If you've never dreamed of traveling with Fifi, or haven't taken a vacation in years because Rover wasn't welcomed at hotels in the past, then you're in luck. Times have changed and a new book, The Dog Lover's Guide To Travel (National Geographic) written by best-selling author and The Jet Set Pets founder Kelly E. Carter is a tail-all travel guide for you and your pooch.
In addition to reporting on which hotels in the U.S. and Canada roll out the red carpet for dogs with amazing amenities such as plush beds, doggy massages (it's true), and in-room doggy dining menus, the book also dishes out all you need to plan a complete and satisfying petcation to please the entire family.
" I write about the best dog parks, dog-friendly beaches and hiking trails in each area along with dog-friendly restaurants, tourist attractions such as museums in Savannah and New York that welcome dogs, pet-friendly art galleries in Santa Fe, the best groomers and spas to keep Fifi looking spiffy after romping in the sand, boutiques, doggy bakeries and even annual events so people can schedule their trip accordingly. An added bonus is the Insider tip from a local."
Kelly and her long-haired chihuahua Lucy have been traveling together since 2001, and have vacationed throughout Europe, the U.S.A., Mexico, Canada, and the Caribbean. I sat down with Kelly, and lovable Lucy too, for a pow wow (or would it be a paw wow?) and asked her for some tips on pet-setting in style.
You mention dozens of spots in your book. Are there some standouts for you that you've visited with Lucy? What about in your hometown of San Francisco---what's Lucy's favorite hangout?
One of the trends I discovered while researching this book is the combination of dog parks and watering holes. What a brilliant idea! I fell in love with Mutts Canine Cantina in Dallas. Canines can socialize in a fenced in area where they are watched by attendants and people can sit at tables with their friends and sip wine, beer and cocktails plus eat. It’s the place for Dallasites to gather after work. Denver also has a few of these places. But my all-time fave place is Cypress Inn in dog fanatical Carmel-by-the-Sea. Actress and animal activist Doris Day co-owns this joint where dogs rule. Yappy Hour takes place daily and you see everything from teacups to Danes INSIDE. I’ve never seen anything like it. When we’re in San Francisco, I like to take Lucy to Le Marcel, a doggy bakery in the Marina/Cow Hollow. This place is so pretty that it rivals any bakery for humans. The treats are all-natural, wholesome and human grade, baked right in front of you. Walk down Union Street and the aroma sucks you in. A bonus is the rear “paw” tio where pets and their people can enjoy a meal together. (Humans have to bring their own food.) Lucy loves going here.
Tell us something that would surprise a dog owner to learn about the ease of pet travel?
Many people think there are animal quarantines in places like France, Germany, Italy and Spain. Untrue. The United Kingdom was notorious for its six-month quarantine but two years ago the UK brought its procedures into line with the European Union, thus allowing pets to enter from any country in the world as long as they meet certain rules, which vary depending on the originating country. Hawaii, the only state in the U.S. never to have a case of rabies, still has a 120-day animal quarantine but there is also a little-known direct release program that allows travelers to leave the airport with their pets the same day. It’s costly and you have to start the paperwork four months in advance but it’s good to know that pets can vacay in Hawaii too.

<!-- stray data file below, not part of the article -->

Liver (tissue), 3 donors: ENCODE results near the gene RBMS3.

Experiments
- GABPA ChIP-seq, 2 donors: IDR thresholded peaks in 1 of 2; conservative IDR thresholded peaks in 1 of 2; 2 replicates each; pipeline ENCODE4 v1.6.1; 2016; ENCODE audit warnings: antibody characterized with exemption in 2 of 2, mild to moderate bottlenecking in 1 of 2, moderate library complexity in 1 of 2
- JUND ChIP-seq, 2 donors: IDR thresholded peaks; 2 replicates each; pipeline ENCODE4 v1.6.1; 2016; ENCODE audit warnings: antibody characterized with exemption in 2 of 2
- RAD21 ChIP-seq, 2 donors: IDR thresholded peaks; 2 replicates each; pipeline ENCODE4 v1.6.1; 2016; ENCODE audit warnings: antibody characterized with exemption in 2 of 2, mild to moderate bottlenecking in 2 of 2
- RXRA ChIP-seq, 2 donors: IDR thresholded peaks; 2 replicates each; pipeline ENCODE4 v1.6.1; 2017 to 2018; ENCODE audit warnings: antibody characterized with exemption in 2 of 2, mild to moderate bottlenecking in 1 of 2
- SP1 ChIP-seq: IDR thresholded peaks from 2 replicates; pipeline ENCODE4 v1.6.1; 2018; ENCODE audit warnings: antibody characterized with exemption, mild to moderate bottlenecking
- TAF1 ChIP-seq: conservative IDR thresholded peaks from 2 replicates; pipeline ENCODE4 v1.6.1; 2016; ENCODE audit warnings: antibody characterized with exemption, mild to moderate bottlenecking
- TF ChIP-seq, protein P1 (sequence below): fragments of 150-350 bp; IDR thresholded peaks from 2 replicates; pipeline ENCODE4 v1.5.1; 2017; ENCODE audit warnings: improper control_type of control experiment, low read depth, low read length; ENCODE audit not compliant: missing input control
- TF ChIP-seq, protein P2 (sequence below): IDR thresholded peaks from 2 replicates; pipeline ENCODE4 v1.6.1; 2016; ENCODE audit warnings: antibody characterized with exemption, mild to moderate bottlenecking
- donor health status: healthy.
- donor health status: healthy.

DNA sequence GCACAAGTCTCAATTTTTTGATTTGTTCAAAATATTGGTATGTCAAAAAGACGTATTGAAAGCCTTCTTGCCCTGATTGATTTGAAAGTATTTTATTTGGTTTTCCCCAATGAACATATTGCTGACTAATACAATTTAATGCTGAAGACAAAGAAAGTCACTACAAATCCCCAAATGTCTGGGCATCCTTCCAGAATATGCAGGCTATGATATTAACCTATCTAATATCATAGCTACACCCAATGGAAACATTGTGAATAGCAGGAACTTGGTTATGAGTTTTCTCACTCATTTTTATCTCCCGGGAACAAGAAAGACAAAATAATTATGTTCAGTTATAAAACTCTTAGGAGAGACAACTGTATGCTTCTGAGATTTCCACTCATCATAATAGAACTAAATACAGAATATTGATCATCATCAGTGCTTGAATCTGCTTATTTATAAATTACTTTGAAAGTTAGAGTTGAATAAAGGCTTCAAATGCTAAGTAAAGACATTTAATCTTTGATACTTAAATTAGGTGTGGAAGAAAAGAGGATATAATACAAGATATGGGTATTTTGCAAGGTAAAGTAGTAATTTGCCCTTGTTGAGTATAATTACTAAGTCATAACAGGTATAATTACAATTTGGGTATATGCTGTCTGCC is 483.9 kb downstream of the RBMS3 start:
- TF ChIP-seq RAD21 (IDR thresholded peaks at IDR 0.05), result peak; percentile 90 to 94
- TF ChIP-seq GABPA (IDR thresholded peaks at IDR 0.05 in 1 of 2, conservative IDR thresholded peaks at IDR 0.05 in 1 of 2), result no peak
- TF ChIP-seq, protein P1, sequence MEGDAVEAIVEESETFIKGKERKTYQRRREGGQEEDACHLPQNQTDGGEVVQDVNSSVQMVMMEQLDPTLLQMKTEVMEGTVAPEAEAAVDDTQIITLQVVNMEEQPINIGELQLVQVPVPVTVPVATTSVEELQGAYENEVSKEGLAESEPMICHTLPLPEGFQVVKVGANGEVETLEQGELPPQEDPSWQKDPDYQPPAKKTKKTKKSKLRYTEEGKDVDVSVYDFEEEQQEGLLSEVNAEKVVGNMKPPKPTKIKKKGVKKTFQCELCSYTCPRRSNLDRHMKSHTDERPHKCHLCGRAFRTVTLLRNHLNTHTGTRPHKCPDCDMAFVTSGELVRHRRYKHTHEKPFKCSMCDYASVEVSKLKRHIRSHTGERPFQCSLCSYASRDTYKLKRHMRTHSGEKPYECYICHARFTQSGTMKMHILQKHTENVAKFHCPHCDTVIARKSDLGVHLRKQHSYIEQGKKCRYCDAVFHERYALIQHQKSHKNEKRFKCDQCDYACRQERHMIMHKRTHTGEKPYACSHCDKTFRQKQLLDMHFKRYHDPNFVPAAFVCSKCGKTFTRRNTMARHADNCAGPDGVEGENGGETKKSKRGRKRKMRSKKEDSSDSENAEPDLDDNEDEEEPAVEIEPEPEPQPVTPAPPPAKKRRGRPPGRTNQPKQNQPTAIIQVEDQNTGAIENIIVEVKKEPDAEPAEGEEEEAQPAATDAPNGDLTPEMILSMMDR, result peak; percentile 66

For pet owners new to travel, what are some key things to ask of a hotel before making the booking? Do you go for the best amenities for your dog first, or your own comfort?
The first thing you want to know is the pet fee as this can prohibitive for some people. That’s why I like Kimpton Hotels, which never charge a pet fee and have no restrictions on the number of pets or the size. And size often does matter. Many hotels have weight limits on pets, ranging anywhere from 10 to 50 lbs. I suggest to people who have larger, well-behaved dogs to make YouTube videos of their dogs that show their demeanor. If you can prove to a hotel that your Brutus would be an ideal guest, sometimes they will make allowances. Some hoteliers say they would rather have a large, quiet dog than a small, yippy purse pooch. Not that my Lucy would ever bark, of course. When booking a room, my needs come first and then Lucy’s. But I like to know what amenities are provided. It sure is nice when hotels provide beds and bowls because it’s less for me to pack -- although not all dogs want to sleep where another dog has slept. I figure if a hotel is charging a pet fee, the least they can do is provide pick-up bags and bowls.
What about a book on international locations for doggies with passports? Any plans?
Because I’m so well-versed on traveling internationally with a pooch and my website, TheJetSetPets.com, focuses on the global pet community, then an international version of The Dog Lover’s Guide to Travel seems like the logical follow-up book. Pups can have a wonderful holiday in Prague, Vienna, St. Barths, anywhere in France, Rio and so many other exciting destinations. And know that doggy passports aren’t just for international petsetters. I recommend all pet parents carry a doggy passport because it’s a convenient place to keep track of their pup’s vaccinations and records. Plus, it’s just cool to whip out a doggy passport!
Read more about Kelly E. Carter on her website.